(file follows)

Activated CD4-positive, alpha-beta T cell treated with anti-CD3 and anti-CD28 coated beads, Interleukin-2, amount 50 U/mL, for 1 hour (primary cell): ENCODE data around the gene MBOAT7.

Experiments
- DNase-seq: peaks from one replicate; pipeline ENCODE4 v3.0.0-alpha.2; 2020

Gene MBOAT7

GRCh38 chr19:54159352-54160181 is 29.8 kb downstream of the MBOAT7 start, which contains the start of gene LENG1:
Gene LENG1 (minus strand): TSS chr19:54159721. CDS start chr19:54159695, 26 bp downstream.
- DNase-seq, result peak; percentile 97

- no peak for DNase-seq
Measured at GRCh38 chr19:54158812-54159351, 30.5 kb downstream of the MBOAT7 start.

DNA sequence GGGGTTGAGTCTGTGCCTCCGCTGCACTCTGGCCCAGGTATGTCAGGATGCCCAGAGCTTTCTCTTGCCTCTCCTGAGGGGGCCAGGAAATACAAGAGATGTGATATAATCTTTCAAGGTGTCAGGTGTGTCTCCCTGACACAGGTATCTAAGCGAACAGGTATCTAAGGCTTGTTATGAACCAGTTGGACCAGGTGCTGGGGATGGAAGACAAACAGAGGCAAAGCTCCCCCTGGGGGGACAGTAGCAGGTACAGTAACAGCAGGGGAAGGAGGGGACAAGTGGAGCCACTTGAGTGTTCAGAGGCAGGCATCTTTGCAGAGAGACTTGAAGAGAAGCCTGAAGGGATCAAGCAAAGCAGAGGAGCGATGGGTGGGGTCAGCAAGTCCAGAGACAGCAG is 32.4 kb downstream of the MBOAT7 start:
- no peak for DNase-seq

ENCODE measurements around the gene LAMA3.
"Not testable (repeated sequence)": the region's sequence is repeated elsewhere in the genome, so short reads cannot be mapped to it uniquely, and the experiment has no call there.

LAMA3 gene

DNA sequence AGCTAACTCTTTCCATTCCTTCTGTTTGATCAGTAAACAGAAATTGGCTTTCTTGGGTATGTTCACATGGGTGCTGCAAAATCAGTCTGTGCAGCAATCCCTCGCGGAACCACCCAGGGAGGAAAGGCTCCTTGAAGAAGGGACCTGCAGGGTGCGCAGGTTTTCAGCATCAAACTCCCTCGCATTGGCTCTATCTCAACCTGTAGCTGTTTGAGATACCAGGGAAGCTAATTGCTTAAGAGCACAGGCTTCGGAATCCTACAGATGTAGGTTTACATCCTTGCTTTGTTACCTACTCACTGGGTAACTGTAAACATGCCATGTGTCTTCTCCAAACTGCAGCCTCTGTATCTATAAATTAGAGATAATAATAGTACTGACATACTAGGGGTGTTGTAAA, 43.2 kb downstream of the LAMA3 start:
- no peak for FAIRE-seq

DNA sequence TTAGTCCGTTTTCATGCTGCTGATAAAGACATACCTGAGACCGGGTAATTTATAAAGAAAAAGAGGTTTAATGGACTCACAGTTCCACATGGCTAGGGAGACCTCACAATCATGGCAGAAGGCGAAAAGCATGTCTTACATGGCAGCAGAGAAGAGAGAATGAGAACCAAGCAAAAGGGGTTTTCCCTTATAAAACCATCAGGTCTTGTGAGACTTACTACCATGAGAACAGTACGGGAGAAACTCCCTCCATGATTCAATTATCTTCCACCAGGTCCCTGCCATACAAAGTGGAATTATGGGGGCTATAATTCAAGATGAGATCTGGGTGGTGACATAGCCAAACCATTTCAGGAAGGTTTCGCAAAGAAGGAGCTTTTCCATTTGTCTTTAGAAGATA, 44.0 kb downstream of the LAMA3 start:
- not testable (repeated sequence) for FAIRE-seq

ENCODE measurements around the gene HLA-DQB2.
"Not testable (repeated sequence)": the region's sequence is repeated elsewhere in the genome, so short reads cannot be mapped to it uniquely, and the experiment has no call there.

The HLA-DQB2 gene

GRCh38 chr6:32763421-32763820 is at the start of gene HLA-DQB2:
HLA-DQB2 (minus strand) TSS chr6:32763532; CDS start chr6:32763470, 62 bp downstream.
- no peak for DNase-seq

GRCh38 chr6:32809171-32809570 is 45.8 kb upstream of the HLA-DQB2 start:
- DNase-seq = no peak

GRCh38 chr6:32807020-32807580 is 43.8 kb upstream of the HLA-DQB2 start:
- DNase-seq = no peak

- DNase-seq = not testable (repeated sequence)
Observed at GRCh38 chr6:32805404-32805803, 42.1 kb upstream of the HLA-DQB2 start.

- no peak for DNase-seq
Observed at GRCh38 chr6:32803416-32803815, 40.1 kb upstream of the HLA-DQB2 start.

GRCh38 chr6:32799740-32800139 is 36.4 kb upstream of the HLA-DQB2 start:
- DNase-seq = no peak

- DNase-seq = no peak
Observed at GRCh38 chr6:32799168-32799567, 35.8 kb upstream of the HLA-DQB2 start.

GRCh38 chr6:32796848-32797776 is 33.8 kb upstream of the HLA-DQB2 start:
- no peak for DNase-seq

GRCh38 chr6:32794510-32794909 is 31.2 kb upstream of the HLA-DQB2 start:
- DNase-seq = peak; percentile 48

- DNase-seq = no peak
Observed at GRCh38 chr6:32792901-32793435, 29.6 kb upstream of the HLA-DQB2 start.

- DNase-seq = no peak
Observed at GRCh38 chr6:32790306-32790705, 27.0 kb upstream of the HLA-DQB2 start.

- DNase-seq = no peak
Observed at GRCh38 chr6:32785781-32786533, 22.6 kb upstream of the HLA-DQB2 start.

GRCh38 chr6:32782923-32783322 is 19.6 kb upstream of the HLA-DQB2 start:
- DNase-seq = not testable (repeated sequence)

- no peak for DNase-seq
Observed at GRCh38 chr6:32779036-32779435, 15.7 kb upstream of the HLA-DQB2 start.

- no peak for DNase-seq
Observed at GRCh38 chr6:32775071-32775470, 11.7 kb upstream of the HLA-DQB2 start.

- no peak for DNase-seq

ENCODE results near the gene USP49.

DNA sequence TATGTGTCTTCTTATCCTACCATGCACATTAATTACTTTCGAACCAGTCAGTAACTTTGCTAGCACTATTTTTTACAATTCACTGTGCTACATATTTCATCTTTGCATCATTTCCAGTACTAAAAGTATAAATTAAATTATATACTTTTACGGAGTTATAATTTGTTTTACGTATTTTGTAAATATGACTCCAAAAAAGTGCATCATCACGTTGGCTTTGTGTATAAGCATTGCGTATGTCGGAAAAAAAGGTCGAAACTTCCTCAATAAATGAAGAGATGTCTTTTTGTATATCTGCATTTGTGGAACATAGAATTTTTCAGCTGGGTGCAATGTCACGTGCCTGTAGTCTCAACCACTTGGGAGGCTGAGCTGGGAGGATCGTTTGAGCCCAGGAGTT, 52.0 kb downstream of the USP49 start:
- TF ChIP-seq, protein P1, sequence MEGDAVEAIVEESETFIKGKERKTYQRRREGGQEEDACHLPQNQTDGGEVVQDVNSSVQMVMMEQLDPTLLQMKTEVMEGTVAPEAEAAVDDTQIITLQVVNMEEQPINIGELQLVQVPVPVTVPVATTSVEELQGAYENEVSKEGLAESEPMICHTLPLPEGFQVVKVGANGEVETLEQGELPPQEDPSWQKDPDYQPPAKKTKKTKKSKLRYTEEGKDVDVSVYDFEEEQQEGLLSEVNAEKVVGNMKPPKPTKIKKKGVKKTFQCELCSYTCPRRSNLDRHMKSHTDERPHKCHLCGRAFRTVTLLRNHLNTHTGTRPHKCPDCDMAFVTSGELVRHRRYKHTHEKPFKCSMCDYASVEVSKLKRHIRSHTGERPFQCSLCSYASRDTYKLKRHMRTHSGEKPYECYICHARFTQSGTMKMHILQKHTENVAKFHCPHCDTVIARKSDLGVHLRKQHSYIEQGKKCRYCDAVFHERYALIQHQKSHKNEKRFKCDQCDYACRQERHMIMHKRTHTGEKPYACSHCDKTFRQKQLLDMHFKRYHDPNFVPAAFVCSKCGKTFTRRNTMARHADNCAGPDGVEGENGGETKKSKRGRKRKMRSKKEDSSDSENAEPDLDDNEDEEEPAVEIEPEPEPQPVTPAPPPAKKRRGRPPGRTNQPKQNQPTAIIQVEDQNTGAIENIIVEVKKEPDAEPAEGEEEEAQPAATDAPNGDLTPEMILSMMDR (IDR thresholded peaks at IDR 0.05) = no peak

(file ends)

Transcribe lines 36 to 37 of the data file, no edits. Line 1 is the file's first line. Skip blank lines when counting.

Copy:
Observed at GRCh38 chr6:32799168-32799567, 35.8 kb upstream of the HLA-DQB2 start.

GRCh38 chr6:32796848-32797776 is 33.8 kb upstream of the HLA-DQB2 start: